Yesterday was an absolutely gorgeous day for working outside. And since lots of rain was forecast for today, hubby and I put in an almost full day in the garden.
But first, before I regale you with the (not) exciting saga of what we did, let me tell you about my adventure planting Sweet Peas.
Wednesday of this past week, I planted my Sweet Pea seeds in one of my raised beds. It's the earliest I've ever gotten them in. Supposedly the seeds can go in the ground up to 6 weeks before the last expected frost date . . . which for us (in a good year) is sometime around Memorial Day Weekend/the first of June. From some test digging, I knew the soil in the raised beds was loose and, on a sunny day, even warm to the touch. So I soaked my seeds overnight and Wednesday headed out to plant them.
I needed to put up the trellis they climb on so I went armed with two long pieces of rebar I fasten the trellis to and the small sledge hammer to pound the rebar into the ground.
All went well for about 6-8" into the soil, and then it was like I hit a rock. Hunh.
The rebar was tall and I thought maybe I wasn't wielding enough oompf using the heavy hammer over my head so I called Papa Pea in as reinforcement. After a mere two whomps on the rebar he informed me the ground in the raised bed was still frozen hard as a rock not far below the surface. Sigh. Well, it is very early in the season for us yet.
I went ahead and planted the pre-soaked Sweet Pea seeds in two shallow furrows on either side of where the trellis will go . . . as soon as the ground thaws a bit more. It will be very interesting to see if I'm a success or failure in getting the seeds in so early this year. Hope I didn't waste the seeds. Stay tuned for updates.
Now back to our work in the garden yesterday. We succeeded in getting compost heaps rearranged for the season (well, almost . . . more on that in a bit here), and compost spread in all the raised beds.
I used my wonderful Mantis tiller to mix the compost in with the soil, then raked the beds smooth.
Papa Pea covered the Pumpkin Patch (soon to be planted in new strawberry plants arriving in a few weeks and renamed the Strawberry Patch) with compost and then started spreading it over the Field Garden.
But once again, that little imp Jack Frost had an impact on our efforts. In both compost heaps we hit the frost line a ways down into the lovely, black stuff which means we'll have to wait for further thawing to finish.
I tilled around the borders of the Field Garden, Pumpkin Patch, and blueberry and raspberry patches to get a jump start on the sod that never gives up on its quest to grow into and take over the garden soil.
That rain that was predicted? Yep, it started around 7 this morning and has continued all day. Perfect for our newly applied compost so it can soak down into the soil. Also, our forest fire danger has been high for a couple/few weeks so it's a comfort to have everything soaked down now.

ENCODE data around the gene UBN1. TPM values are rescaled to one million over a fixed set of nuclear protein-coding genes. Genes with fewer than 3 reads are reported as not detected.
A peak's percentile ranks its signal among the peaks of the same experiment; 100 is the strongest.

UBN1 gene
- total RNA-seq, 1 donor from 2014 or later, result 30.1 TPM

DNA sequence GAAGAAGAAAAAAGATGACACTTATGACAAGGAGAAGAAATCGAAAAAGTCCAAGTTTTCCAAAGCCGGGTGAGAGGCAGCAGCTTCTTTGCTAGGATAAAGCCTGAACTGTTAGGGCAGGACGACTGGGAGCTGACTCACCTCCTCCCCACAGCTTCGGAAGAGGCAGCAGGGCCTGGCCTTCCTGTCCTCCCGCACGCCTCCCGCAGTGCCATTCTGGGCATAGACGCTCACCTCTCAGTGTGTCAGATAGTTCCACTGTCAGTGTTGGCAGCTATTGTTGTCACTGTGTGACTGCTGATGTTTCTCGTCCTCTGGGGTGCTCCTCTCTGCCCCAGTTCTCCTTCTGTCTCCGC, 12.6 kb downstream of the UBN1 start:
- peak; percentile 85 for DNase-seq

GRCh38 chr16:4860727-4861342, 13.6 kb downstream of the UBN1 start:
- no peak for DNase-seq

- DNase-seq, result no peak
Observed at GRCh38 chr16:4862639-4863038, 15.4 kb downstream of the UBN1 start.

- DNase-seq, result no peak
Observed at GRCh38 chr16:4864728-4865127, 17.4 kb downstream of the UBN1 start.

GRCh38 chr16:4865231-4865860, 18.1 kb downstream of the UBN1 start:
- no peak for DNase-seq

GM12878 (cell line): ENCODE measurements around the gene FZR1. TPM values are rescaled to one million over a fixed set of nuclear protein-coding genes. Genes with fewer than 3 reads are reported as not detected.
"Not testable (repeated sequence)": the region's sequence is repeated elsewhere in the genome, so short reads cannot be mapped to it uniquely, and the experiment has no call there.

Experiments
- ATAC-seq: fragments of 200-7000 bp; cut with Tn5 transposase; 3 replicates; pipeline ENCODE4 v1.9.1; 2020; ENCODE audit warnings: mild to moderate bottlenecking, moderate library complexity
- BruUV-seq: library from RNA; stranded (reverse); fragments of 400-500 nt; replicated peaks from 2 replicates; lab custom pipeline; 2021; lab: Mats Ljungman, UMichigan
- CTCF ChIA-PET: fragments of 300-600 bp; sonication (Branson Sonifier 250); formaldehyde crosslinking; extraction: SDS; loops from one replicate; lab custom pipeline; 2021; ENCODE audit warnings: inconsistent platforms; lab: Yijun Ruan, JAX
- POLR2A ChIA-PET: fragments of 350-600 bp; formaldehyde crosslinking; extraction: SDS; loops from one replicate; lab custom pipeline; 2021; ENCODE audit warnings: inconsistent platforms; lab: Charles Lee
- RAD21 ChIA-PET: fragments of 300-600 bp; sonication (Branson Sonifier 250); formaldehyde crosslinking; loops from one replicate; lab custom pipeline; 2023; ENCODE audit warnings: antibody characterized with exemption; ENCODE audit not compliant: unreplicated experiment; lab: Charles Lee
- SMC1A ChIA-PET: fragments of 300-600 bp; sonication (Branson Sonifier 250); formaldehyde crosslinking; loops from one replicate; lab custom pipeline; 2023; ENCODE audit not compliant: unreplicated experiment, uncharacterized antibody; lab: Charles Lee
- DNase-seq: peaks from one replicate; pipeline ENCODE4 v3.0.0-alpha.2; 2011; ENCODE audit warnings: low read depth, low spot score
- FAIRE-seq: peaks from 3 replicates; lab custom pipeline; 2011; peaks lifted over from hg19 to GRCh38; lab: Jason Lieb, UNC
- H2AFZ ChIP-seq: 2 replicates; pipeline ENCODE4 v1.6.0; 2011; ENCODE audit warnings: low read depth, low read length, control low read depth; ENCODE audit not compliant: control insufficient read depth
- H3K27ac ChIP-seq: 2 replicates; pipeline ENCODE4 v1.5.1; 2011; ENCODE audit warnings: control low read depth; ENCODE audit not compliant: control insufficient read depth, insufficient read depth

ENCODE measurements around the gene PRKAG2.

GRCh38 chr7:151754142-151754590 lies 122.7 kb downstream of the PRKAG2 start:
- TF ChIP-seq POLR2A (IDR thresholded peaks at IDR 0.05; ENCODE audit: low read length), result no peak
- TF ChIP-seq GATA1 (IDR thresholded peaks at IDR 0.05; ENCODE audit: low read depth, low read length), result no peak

Looks like this whole week ahead of us will be unfavorable for doing anything outside. Dropping temperatures and wintry mix (yeah, more of that stuff) all week. Good. That means more time for me to lie on the couch, eat bon-bons and nap. (Just what the heck is a "bon-bon" anyway?)
P.S. Thanks again to my daughter for loaning me one of her beautiful photos as a new blog header picture. Johnny-Jump-Ups (violas) are one of our very first flowers to bloom. The ones shown here are not ones currently blooming, but we're hoping it won't be long before they do.
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That's a nice looking row of garden beds, even if they are still frozen part way down. Peas were one of the things I'd hoped to get in this weekend. Didn't happen. Provided I get a post out today, I'll have pics of what did happen.
Thanks, Mark! I'm sure you managed to fill up your weekend, peas or not!
I enviously gaze at your raised beds and dream of having soil like that one day.
Not so much envious of your frost line.
My gosh, you are early on planting peas! I won't be doing that for another 10 days. Your beds look fantastic! I'm still working on the cleanup, but hope to catch up soon. We're downstate for a couple days antiquing and grocery shopping and trying to get the kink out of my back from the last few days of outdoor work. Ugh. I don't think I'm 22 anymore!
No frost line here, just clay. Which is as hard as concrete. Love the viola's.
Carolyn - We've been working on our garden soil here for close to 20 years . . . and it is good now. Took quite a few years from what they call "rotten rock" soil. I'm sure you can relate to that!
Sue - Well, these weren't pea peas, as in shell peas, but the flower, Sweet Peas. Don't think I'd get by with planting edible peas here yet! I love Sweet Pea blossoms and maybe, just maybe, I'll get them earlier this year than I usually do.